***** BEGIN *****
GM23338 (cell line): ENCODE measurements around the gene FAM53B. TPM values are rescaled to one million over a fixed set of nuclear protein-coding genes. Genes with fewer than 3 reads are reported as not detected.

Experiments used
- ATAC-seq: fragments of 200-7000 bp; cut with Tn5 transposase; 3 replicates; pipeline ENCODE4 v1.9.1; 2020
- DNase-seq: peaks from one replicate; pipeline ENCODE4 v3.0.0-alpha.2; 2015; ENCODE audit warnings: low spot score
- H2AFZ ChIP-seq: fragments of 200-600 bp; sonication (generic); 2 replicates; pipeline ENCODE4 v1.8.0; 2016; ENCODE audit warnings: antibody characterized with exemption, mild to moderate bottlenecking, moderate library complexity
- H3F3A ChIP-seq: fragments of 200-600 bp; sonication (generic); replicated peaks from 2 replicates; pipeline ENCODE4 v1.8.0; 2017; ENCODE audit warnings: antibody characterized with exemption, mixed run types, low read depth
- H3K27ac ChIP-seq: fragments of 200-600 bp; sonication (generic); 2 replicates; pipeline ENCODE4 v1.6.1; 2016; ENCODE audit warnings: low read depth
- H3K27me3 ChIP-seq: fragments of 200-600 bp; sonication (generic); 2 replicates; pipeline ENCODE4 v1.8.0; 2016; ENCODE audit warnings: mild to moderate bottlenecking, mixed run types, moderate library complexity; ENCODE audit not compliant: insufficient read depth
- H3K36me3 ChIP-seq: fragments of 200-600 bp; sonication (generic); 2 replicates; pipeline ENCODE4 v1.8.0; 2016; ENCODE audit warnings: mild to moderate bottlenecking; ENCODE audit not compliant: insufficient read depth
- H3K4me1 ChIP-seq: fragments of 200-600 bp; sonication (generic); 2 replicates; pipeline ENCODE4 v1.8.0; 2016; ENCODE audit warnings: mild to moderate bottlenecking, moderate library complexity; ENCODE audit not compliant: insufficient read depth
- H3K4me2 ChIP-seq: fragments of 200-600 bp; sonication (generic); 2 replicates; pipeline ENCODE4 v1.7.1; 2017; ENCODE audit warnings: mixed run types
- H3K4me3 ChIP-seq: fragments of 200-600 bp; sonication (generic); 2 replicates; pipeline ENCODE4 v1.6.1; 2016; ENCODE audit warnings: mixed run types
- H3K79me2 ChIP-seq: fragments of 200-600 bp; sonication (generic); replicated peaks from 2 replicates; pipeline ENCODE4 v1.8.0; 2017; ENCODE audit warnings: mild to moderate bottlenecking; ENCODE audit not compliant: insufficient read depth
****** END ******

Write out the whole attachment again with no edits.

GM23338 (cell line): ENCODE measurements around the gene FAM53B. TPM values are rescaled to one million over a fixed set of nuclear protein-coding genes. Genes with fewer than 3 reads are reported as not detected.

Experiments used
- ATAC-seq: fragments of 200-7000 bp; cut with Tn5 transposase; 3 replicates; pipeline ENCODE4 v1.9.1; 2020
- DNase-seq: peaks from one replicate; pipeline ENCODE4 v3.0.0-alpha.2; 2015; ENCODE audit warnings: low spot score
- H2AFZ ChIP-seq: fragments of 200-600 bp; sonication (generic); 2 replicates; pipeline ENCODE4 v1.8.0; 2016; ENCODE audit warnings: antibody characterized with exemption, mild to moderate bottlenecking, moderate library complexity
- H3F3A ChIP-seq: fragments of 200-600 bp; sonication (generic); replicated peaks from 2 replicates; pipeline ENCODE4 v1.8.0; 2017; ENCODE audit warnings: antibody characterized with exemption, mixed run types, low read depth
- H3K27ac ChIP-seq: fragments of 200-600 bp; sonication (generic); 2 replicates; pipeline ENCODE4 v1.6.1; 2016; ENCODE audit warnings: low read depth
- H3K27me3 ChIP-seq: fragments of 200-600 bp; sonication (generic); 2 replicates; pipeline ENCODE4 v1.8.0; 2016; ENCODE audit warnings: mild to moderate bottlenecking, mixed run types, moderate library complexity; ENCODE audit not compliant: insufficient read depth
- H3K36me3 ChIP-seq: fragments of 200-600 bp; sonication (generic); 2 replicates; pipeline ENCODE4 v1.8.0; 2016; ENCODE audit warnings: mild to moderate bottlenecking; ENCODE audit not compliant: insufficient read depth
- H3K4me1 ChIP-seq: fragments of 200-600 bp; sonication (generic); 2 replicates; pipeline ENCODE4 v1.8.0; 2016; ENCODE audit warnings: mild to moderate bottlenecking, moderate library complexity; ENCODE audit not compliant: insufficient read depth
- H3K4me2 ChIP-seq: fragments of 200-600 bp; sonication (generic); 2 replicates; pipeline ENCODE4 v1.7.1; 2017; ENCODE audit warnings: mixed run types
- H3K4me3 ChIP-seq: fragments of 200-600 bp; sonication (generic); 2 replicates; pipeline ENCODE4 v1.6.1; 2016; ENCODE audit warnings: mixed run types
- H3K79me2 ChIP-seq: fragments of 200-600 bp; sonication (generic); replicated peaks from 2 replicates; pipeline ENCODE4 v1.8.0; 2017; ENCODE audit warnings: mild to moderate bottlenecking; ENCODE audit not compliant: insufficient read depth